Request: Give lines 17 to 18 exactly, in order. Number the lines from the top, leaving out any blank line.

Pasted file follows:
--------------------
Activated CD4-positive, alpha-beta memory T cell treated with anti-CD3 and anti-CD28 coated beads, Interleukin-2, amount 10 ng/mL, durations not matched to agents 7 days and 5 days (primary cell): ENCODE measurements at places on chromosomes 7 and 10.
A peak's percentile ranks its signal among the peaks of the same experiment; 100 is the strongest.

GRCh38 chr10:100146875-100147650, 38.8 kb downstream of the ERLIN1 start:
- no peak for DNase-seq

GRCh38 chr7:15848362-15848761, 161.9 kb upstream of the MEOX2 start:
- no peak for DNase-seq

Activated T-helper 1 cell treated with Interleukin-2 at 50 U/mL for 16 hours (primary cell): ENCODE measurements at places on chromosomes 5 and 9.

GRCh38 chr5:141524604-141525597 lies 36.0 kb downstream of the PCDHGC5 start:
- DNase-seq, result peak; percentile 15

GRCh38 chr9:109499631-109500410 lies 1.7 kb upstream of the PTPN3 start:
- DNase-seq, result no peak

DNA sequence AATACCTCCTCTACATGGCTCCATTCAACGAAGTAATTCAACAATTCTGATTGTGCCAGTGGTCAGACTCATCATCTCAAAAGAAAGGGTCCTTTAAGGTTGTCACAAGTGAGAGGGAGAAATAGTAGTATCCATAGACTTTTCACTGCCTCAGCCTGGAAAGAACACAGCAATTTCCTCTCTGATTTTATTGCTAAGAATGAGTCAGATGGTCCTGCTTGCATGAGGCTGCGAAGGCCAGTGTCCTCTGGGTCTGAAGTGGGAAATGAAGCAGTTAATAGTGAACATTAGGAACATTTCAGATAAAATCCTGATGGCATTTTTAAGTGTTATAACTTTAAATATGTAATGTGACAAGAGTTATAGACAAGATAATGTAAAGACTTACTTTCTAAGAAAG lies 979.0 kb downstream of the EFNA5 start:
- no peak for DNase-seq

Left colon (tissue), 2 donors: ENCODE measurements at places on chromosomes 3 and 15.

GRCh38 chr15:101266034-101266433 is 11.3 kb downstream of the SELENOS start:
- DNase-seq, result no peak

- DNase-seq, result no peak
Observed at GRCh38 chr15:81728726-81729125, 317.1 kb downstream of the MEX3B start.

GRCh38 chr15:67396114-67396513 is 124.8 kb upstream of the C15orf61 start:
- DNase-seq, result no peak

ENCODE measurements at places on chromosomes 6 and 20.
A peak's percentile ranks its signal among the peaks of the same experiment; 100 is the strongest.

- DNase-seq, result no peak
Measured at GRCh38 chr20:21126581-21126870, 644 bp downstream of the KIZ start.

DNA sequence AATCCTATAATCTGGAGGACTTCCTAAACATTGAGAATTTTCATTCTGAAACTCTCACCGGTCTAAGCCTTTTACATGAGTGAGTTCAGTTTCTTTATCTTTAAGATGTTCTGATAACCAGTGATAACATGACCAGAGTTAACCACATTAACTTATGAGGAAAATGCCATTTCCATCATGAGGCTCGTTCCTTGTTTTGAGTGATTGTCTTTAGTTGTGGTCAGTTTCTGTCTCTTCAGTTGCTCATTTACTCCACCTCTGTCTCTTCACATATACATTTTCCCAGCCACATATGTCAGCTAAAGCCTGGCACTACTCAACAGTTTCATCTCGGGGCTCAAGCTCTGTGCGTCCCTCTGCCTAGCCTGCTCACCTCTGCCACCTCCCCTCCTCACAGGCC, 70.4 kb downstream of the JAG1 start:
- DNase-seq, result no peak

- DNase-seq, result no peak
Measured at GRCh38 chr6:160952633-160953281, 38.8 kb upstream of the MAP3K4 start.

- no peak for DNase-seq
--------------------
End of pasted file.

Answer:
- DNase-seq, result no peak
Observed at GRCh38 chr15:81728726-81729125, 317.1 kb downstream of the MEX3B start.